Faulting in the Early Cretaceous Rio do Peixe basin (NE Brazil) and its significance for the opening of the Atlantic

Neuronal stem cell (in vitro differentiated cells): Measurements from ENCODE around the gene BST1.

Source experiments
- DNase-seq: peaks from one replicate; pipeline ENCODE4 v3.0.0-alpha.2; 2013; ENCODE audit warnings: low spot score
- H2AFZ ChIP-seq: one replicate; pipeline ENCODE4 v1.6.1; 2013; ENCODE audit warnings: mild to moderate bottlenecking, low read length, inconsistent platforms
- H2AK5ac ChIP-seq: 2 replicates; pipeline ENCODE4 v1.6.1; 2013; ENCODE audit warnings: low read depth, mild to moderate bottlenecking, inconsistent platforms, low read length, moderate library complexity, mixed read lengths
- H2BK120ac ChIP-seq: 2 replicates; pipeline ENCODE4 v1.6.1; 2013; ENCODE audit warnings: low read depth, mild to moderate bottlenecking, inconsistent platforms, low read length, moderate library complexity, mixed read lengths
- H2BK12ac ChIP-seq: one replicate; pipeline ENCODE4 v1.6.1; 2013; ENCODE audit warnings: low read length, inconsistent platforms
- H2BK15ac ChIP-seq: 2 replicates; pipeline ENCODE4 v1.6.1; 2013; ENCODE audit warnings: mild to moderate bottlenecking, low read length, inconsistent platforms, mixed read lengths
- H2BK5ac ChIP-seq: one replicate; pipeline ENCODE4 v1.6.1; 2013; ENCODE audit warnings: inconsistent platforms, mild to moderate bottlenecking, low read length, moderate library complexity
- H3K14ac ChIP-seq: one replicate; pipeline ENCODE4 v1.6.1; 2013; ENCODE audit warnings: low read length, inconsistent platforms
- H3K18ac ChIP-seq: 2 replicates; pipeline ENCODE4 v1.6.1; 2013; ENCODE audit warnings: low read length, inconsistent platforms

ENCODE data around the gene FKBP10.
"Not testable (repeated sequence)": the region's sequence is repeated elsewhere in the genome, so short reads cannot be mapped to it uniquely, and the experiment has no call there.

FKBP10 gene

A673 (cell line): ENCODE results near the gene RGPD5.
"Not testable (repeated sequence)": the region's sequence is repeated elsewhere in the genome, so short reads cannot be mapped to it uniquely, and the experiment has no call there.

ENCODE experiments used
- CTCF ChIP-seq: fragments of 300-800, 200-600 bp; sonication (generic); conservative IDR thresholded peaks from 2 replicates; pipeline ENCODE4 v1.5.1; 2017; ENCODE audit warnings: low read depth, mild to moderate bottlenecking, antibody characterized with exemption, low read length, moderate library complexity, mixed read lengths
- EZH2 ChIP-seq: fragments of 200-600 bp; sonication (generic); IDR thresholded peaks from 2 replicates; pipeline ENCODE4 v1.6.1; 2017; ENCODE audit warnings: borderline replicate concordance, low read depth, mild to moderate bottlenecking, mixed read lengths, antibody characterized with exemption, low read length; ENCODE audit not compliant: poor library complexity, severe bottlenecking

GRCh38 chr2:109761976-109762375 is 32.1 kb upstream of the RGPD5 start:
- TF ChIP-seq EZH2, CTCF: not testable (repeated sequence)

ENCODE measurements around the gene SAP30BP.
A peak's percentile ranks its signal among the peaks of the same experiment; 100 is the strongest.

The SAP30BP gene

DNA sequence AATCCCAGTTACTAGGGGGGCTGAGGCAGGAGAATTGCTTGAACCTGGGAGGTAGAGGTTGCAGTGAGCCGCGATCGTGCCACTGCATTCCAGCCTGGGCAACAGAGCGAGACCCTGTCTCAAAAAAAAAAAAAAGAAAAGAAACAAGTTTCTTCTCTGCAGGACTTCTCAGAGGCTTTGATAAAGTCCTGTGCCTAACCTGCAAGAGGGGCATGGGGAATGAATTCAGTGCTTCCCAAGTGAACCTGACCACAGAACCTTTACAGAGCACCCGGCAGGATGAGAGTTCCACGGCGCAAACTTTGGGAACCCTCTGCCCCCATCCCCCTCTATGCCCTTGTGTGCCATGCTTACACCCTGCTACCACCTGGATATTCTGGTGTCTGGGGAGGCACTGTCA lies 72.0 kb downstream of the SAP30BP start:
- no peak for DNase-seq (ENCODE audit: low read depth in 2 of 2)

The intracratonic Rio do Peixe basin (NE Brazil) developed during the Early Cretaceous. Ductile shear zones in the Precambrian basement became reactivated as brittle master faults, bounding the Brejo das Freiras, Sousa and Pombal sub-basins. Sediments are well-dated as Berriasian to Barremian. Large growth folds are distributed en échelon along the master faults, which are dominantly strike-slip. We have measured the attitudes of 300 minor faults and striations at 11 localities in basin sediments. For 160 faults, we found the sense of slip to be unequivocal. Most common are right-lateral strike-slip faults, striking NNE; then normal faults, striking ENE; then reverse faults, striking ESE; and finally, left-lateral strike-slip faults, striking ENE. We have used a kinematic contouring method to estimate regional strain and the method of Etchecopar to estimate stresses. At eight localities, the principal direction of compression is nearly horizontal and strikes ENE; at three localities it is nearly vertical. At eight localities, the principal direction of extension is nearly horizontal and strikes SSE; at three localities, it is nearly vertical. Thus the regional pattern is one of wrenching, with local deviations towards either transpression or transtension. Stratigraphic constraints on the timing of fault motions are sparse. Master faults were active throughout the entire history of sedimentation. In the Pombal sub-basin, transtensional conditions prevailed. In the Brejo das Freiras sub-basin, transpression replaced transtension some time after the Berriasian. From stress trajectories and other data, we infer that left-lateral wrenching along the E-W Patos shear zone dominated over right-lateral wrenching along smaller faults striking NE-SW. This is confirmed by palaeomagnetic results, indicating small block rotations about vertical axes, counterclockwise in the northwest and clockwise in the southeast. Early Cretaccous wrenching along the reactivated Patos shear zone appears to correlate with that reported for the Benue trough in Africa. Intracontinental deformation was probably associated with a northward-propagating rift zone, prior to opening of the South Atlantic.